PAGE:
You are currently browsing the tag archive for the ‘Hachette’ tag.

Stephen M Irwin

Hachette Australia (2011)

ISBN: 978-0-7336-2713-2

Reviewed by Jason Nahrung

The Broken Ones is Brisbane writer Stephen M Irwin’s second novel, in which he builds on the skills shown in The Dark Path (2009) and realises much of the promise found there. Indeed, Hachette has signalled its confidence by slapping a moneyback guarantee on the cover. The publisher’s faith is well founded.

The story blends noir and horror and does it convincingly. It is set in a near future where ghosts have arisen, ushering in a dystopia of Blade Runner proportions across the globe. Everyone has a haunting spirit, an eyeless spectre in some way attached to their life. Facing the ghost of a dearly departed or even some apparent stranger, day in, day out: it gets on the nerves. Industry falls apart. Society frays. Rainy Brisbane is rendered into a broken down city of the have nots, the barely holding ons and the enclaved wealthy.

Oscar Mariani, a second-generation cop, has his own demons: an uneasy family background with its own non-supernatural skeletons in the closet, a bucket load of guilt, and the cold shoulder of the police department he works for. It doesn’t help that he’s an honest cop in a city where corruption is really just a dirty word for doing business.

Mariani’s life and career are brought to the edge when he investigates the murder of a young woman, her mangled body found inscribed with occult markings. The guilt runs not only all the way from the gutter to the city’s powerful, but into the spirit world as well.

There is much to like in this story.

Read the rest of this entry »

Anna North

Hachette/Virago (2011)

ISBN 978-1-84408-696-2

Reviewed by Jason Nahrung

America Pacifica is set in the future when North America faces annihilation from a new ice age. Presumably the rest of the world is also suffering, but the global situation is not of concern here. Rather, the big freeze is the catalyst and the backdrop to the events of the story. It was the freeze that sent boat loads of American environmental refugees, or settlers, led by the domineering Tyson, across the Pacific Ocean to an island. The island has no topography to speak of, but it’s big enough to take a population of around 20,000, though it’s a case of out of the blizzard and into the freezer for the citizens of America Pacifica, who quickly manage to stress their new world with the pollutive ills of the old.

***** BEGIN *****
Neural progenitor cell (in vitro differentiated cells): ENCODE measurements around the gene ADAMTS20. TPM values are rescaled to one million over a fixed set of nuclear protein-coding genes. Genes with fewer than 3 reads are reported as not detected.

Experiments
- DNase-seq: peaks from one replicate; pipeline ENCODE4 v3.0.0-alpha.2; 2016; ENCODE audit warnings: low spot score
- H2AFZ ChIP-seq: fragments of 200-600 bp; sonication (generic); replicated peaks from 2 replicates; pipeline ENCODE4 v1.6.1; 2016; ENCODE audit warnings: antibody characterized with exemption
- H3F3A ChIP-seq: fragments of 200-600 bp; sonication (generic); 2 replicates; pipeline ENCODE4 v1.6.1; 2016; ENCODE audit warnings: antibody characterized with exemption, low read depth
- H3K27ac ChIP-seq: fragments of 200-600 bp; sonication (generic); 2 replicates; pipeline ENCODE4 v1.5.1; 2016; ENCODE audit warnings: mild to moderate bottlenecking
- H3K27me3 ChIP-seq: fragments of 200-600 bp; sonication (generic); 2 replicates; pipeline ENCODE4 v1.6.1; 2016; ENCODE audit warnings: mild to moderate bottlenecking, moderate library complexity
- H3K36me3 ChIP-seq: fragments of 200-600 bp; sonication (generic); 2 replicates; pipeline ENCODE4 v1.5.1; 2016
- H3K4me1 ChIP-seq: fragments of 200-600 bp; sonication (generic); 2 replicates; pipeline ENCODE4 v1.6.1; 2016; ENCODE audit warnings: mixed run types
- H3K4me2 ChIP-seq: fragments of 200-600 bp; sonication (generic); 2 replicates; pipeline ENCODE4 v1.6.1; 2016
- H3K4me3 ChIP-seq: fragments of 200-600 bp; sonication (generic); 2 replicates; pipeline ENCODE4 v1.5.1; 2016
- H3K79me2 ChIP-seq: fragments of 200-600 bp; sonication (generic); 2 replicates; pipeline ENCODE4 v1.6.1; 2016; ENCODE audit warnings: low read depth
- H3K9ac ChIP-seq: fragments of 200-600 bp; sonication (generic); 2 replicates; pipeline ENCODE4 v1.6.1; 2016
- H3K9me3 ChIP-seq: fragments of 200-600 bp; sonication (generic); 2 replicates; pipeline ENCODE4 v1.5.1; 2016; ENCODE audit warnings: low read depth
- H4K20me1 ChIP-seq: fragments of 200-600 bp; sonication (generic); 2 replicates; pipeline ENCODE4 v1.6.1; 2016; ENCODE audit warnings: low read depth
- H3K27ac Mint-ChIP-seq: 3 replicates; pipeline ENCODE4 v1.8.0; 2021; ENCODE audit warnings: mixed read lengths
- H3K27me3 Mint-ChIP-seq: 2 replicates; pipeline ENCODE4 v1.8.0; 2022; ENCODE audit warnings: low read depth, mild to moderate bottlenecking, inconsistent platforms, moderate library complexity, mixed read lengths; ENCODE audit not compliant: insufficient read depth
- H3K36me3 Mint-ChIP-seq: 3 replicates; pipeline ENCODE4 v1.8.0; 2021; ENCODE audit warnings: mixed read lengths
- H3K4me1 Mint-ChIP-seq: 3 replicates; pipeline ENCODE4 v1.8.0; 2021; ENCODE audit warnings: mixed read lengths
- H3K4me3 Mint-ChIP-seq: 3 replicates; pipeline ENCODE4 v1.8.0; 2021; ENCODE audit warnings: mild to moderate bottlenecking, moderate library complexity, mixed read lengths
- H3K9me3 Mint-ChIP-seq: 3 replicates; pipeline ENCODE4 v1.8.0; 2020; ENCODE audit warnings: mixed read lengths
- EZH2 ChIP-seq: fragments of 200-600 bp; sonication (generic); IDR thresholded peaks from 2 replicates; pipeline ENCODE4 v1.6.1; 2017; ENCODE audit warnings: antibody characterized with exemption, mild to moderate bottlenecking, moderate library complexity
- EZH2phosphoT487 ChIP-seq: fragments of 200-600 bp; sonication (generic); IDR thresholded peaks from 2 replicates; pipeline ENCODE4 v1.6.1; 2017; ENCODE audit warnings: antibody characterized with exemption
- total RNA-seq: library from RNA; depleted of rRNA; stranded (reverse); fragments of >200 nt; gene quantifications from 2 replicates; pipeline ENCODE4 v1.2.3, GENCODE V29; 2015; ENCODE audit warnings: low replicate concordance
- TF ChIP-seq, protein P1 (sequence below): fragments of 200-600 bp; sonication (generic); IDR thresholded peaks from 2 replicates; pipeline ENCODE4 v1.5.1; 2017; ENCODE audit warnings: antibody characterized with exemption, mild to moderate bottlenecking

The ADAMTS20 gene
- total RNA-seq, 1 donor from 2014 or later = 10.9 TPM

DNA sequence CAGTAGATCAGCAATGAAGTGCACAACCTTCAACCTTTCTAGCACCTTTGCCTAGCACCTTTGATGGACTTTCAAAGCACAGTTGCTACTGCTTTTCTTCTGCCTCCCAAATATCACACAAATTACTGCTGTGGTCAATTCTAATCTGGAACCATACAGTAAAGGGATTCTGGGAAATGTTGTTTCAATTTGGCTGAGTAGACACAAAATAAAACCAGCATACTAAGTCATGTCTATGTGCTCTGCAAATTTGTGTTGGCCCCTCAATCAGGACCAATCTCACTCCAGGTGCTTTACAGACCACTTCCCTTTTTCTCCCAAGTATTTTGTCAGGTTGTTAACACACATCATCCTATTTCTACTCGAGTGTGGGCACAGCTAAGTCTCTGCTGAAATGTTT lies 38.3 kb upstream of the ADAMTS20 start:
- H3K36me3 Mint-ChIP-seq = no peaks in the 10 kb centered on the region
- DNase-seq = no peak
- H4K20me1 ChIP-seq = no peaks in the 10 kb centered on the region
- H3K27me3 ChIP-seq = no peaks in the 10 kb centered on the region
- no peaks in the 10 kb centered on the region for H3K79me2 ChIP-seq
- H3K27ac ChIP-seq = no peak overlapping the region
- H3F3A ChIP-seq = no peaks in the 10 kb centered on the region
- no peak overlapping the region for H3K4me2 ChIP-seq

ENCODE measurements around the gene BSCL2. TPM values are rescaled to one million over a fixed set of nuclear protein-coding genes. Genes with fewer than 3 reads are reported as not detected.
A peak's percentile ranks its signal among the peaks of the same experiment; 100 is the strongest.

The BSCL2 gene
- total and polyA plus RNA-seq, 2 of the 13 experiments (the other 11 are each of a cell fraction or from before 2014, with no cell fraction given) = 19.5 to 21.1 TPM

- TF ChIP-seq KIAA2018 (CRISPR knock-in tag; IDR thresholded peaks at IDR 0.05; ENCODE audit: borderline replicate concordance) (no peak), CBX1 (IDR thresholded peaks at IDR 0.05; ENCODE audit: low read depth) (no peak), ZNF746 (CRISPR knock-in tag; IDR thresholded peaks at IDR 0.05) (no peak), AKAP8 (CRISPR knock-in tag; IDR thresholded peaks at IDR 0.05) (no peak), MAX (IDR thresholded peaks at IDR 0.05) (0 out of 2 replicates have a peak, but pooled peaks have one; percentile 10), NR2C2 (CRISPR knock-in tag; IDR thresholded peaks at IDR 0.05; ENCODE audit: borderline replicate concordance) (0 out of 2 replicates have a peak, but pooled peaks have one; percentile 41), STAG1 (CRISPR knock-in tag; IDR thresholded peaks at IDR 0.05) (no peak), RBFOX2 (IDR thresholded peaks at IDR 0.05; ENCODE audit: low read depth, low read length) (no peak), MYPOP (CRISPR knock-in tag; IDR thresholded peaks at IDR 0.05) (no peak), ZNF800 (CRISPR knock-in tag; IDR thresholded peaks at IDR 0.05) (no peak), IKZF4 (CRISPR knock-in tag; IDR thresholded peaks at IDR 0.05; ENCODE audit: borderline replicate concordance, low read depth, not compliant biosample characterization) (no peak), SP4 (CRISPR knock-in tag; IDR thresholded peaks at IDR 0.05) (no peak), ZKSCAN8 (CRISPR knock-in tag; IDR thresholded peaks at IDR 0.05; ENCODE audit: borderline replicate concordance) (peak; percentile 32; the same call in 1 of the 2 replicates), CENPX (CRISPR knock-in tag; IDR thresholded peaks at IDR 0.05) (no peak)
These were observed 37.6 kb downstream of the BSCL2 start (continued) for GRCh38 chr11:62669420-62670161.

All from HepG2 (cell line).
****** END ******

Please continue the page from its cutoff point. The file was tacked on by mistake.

This battle, between adaptation to changing environment against a determination to recreate the existing industrial complex, underpins the social stress that further informs the novel’s setting. America Pacifica is a society of extremes, from the rich elite to the abject poor. Occupying one of the lower rungs is Darcy, a teenage girl, and her mother, Sarah. The pair enjoy a largely self-contained existence in their drab apartment, but the mundane routine of working to eat and pay the rent is thrown into chaos when Sarah fails to come home one night. Darcy must make her way through the strata of her society, seeking clues to Sarah’s whereabouts, the facts of which are buried firmly in life back on the mainland. There is comment along the way about consumerism and hedonism and environmentalism, but the core is a daughter’s quest for the mother she comes to realise she barely knew at all.

Read the rest of this entry »

Trent Jamieson

Death Works Novel

Hachette (2010)

ISBN: 9780733624834

Reviewed by Tehani Wessely, June 2010

Steven de Selby is not your average hero. He’s mediocre at his job, he’s a disappointment to his parents, and he’s still moping about the girl who dumped him years ago. To be honest, Steve’s a bit of a loser. But his job is pretty unusual – Steve is a Psychopomp, or Pomp as they’re known – a person who draws the dead through to the Underworld and who stalls Stirrers, things that desperately desire to come in the other direction. When the entire Pomp organisation in Australia starts collapsing and almost every other Pomp in the region is murdered, Steve finds himself on the run, fighting for his life and the lives of those he loves. But who is the enemy, and how can he possibly beat such a powerful foe, one on a par with Death himself?

There is so much to like about this book. To begin with, I loved the very Australian feel to the story. Death Most Definite is set in contemporary Brisbane (mostly) and as someone who has spent time in that state capital, it was pretty cool to read about places I had visited as conduits to the underworld, or simply as part of the story. But it’s not just about the setting; the book feels Australian on so many levels – the dialogue is especially well done, being a realistic representation of Australian vernacular without dropping into “ockerness”. Jamieson has done an excellent job of ensuring the book at all times has a distinct Australian flavour, divergent entirely from American or British fellows.

Read the rest of this entry »

Latest Tweets

Enter your email address to follow this blog and receive notifications of new posts by email.